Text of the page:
China’s agreement to boost agricultural purchases and the White House’s decision to hold off on increasing tariffs on the country, sealed with a handshake on Friday, might be enough to keep prospects alive for a comprehensive deal between the two sides, but it isn’t sufficient for a reassessment of the global growth outlook. Adding to those doubts this morning is news that China wants further talks as soon as this month to iron out the details of the “phase one” deal before signing it. A health check for the world economy is due tomorrow when the International Monetary Fund revises its growth forecast. (Bloomberg)
Earnings season will provide another gauge of economic strength and an insight into how dividend payments are holding up in the face of disappearing profit growth. For the big U.S. banks, the focus will be on how they’re keeping costs in line in an environment where interest rates remain lower than previously forecast. JPMorgan Chase & Co. gets the ball rolling tomorrow, quickly followed by Goldman Sachs Group Inc., Wells Fargo & Co. and Citigroup Inc. (Refinitiv)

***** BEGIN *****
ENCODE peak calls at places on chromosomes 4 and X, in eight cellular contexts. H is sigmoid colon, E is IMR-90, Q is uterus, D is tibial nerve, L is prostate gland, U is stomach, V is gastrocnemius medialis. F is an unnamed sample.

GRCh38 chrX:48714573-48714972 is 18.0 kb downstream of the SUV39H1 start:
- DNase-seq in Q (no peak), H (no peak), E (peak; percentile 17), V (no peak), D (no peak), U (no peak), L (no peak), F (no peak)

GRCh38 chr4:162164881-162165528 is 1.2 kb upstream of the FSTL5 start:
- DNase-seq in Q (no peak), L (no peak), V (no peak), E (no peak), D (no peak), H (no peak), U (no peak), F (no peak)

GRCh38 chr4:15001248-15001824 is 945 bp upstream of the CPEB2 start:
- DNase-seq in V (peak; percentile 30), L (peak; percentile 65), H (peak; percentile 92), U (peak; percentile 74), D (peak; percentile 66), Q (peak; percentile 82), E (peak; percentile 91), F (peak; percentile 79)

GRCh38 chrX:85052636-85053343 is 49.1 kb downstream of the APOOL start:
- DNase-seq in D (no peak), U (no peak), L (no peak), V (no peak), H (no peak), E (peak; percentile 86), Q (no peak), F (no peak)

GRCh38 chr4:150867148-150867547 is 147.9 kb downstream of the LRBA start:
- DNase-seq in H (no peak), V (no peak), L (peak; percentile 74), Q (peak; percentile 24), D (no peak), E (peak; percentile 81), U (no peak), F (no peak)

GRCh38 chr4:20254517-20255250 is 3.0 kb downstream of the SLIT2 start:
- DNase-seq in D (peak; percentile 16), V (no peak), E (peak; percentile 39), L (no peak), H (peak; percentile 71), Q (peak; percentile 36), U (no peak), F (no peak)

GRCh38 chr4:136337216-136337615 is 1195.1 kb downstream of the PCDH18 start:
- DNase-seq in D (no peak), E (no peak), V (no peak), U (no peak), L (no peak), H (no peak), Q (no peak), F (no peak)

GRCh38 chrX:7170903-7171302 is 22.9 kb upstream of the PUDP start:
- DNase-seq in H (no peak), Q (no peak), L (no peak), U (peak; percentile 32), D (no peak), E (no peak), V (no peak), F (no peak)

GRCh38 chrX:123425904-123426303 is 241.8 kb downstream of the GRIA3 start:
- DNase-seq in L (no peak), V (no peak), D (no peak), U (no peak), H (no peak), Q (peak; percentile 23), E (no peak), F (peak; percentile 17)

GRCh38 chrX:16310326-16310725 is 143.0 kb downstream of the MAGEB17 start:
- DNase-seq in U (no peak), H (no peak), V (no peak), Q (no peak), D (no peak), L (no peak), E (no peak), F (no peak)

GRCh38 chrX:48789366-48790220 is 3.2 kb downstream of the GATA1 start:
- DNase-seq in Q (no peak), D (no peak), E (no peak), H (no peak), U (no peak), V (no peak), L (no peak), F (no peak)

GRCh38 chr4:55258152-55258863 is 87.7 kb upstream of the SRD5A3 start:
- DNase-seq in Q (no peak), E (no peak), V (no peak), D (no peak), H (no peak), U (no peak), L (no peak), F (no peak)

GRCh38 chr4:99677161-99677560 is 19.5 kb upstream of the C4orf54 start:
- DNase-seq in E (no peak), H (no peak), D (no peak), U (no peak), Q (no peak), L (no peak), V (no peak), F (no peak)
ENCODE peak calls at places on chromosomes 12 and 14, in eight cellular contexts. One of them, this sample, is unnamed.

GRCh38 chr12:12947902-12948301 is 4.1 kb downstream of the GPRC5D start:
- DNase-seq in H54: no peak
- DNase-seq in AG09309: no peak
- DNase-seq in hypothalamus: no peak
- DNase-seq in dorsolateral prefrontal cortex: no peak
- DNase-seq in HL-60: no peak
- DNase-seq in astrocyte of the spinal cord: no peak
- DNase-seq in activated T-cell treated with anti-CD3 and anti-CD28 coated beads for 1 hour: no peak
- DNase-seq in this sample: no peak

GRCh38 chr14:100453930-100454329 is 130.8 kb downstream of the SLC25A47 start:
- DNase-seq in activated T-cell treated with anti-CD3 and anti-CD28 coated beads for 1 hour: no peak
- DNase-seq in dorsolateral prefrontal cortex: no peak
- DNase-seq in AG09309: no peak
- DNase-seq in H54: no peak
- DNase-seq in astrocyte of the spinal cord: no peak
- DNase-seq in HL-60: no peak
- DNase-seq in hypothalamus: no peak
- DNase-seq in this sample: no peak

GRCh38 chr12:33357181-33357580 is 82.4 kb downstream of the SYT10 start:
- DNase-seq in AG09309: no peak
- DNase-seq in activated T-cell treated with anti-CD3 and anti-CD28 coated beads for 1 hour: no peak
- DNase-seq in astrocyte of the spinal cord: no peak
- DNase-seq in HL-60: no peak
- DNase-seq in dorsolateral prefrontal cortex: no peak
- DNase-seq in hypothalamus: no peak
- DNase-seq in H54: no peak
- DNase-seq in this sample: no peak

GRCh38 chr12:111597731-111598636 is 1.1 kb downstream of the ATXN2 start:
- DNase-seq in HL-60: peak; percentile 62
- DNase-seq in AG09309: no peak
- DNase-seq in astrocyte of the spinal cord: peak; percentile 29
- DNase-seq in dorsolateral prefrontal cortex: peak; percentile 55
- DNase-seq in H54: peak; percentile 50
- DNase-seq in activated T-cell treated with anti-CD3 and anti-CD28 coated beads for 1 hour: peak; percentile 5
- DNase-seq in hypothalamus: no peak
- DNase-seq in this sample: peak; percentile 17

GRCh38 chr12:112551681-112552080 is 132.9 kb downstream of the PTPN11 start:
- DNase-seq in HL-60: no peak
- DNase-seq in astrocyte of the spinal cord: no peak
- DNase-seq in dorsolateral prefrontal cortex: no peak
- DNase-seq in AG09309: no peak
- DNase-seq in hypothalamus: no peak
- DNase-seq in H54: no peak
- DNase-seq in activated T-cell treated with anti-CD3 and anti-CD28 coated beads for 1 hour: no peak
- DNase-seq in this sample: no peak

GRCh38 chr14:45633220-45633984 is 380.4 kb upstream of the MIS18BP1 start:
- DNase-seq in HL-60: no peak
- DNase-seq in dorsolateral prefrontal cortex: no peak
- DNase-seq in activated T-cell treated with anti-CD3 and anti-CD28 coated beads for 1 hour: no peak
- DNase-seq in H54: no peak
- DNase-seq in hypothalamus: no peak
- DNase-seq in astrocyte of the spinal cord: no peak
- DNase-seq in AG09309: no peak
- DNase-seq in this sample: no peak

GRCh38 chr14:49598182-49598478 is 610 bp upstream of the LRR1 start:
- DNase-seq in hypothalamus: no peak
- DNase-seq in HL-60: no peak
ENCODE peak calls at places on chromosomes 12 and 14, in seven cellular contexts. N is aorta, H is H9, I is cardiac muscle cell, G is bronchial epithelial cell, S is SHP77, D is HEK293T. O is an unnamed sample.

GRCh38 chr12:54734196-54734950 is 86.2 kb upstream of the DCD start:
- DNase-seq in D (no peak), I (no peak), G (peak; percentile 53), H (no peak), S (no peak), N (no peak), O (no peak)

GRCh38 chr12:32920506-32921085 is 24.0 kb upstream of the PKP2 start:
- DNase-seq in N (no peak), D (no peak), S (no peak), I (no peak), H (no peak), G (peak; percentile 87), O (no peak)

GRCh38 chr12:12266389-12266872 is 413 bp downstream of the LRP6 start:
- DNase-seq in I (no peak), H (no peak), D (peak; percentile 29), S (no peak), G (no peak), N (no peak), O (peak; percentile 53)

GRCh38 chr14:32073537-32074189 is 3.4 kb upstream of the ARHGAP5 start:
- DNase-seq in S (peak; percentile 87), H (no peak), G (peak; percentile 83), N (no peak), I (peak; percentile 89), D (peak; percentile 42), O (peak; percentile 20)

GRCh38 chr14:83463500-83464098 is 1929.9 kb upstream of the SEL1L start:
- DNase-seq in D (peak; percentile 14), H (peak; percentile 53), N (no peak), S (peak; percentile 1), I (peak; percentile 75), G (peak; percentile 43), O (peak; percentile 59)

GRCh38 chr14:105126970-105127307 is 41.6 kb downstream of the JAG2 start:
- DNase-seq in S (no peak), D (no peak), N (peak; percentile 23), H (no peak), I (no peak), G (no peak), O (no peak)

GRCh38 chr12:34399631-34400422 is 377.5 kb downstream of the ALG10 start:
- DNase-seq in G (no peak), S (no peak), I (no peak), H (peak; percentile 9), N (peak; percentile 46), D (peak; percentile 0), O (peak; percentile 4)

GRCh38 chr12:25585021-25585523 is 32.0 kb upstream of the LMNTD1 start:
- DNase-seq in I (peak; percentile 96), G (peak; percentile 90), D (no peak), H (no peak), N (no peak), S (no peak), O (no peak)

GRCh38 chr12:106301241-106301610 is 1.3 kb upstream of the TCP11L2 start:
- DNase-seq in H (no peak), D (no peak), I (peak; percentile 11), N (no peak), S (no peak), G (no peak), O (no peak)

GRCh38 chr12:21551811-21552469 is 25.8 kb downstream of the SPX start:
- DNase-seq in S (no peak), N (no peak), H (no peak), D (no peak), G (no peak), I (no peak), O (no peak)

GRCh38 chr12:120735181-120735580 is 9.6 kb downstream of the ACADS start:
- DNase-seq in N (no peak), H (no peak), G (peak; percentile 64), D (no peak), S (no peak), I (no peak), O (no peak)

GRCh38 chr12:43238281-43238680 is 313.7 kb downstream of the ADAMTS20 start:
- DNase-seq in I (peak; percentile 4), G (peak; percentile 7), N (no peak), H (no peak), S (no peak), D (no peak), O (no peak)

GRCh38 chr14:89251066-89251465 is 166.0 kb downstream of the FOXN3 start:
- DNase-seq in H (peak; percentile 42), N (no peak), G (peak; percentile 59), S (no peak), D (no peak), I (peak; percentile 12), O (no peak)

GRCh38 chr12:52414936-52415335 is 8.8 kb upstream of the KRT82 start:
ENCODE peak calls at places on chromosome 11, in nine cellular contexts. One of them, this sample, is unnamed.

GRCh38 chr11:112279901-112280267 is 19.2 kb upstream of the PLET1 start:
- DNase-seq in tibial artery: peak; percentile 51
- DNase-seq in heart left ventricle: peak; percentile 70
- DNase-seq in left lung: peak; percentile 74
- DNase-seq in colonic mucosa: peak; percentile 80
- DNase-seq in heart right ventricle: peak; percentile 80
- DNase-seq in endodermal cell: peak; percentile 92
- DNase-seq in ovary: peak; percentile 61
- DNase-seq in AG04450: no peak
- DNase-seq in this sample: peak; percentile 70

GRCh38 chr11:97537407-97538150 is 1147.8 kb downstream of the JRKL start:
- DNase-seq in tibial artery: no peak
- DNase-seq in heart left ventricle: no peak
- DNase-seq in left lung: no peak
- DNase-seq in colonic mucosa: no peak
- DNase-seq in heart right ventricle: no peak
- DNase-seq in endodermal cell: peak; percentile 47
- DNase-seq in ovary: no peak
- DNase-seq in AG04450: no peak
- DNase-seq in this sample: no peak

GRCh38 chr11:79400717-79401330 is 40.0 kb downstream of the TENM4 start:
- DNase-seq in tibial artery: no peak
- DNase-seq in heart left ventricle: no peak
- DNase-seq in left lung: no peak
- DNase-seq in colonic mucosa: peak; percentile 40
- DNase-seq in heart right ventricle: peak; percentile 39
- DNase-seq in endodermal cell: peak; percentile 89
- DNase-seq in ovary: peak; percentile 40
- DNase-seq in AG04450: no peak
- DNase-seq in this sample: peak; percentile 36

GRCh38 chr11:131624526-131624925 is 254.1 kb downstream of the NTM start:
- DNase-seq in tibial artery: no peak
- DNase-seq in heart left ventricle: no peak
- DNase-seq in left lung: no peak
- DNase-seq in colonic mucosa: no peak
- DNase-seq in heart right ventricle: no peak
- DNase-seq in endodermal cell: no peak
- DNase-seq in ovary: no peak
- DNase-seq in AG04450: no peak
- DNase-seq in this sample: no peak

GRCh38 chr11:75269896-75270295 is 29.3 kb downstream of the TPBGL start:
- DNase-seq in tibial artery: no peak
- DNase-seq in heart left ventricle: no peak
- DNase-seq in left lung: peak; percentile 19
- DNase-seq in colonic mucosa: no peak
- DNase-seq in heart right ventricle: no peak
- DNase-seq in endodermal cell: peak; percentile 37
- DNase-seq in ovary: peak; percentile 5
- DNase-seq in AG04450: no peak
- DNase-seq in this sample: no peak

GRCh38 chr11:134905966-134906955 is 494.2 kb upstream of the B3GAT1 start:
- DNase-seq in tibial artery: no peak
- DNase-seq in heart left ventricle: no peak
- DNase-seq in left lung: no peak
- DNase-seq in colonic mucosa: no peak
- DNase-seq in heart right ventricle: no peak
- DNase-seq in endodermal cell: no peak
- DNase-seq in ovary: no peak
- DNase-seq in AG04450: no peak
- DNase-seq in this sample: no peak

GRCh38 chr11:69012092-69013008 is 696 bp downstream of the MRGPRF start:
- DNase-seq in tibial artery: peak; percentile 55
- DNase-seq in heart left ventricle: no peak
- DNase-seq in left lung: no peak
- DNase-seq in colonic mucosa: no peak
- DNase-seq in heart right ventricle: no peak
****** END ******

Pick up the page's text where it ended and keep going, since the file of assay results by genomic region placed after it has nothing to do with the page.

This week will also bring updates on two important parts of the US economy, the American consumer and factory sector. Consumers have driven economic growth but concerns are emerging about whether they may start to curb spending in response to trade uncertainty and slower growth. Economists expect retail sales to have climbed 0.3 per cent month-on-month in September, with so-called control sales, an underlying measure of purchases also estimates to have climbed by the same margin. However, expectations for industrial production are grim as economist’s anticipate a 0.2 per cent decline overall and a 0.3 per cent drop in the manufacturing component. (FT)
With Northwest Quadrant Wealth Management, a Registered Investment Advisor I am Josh Fenili.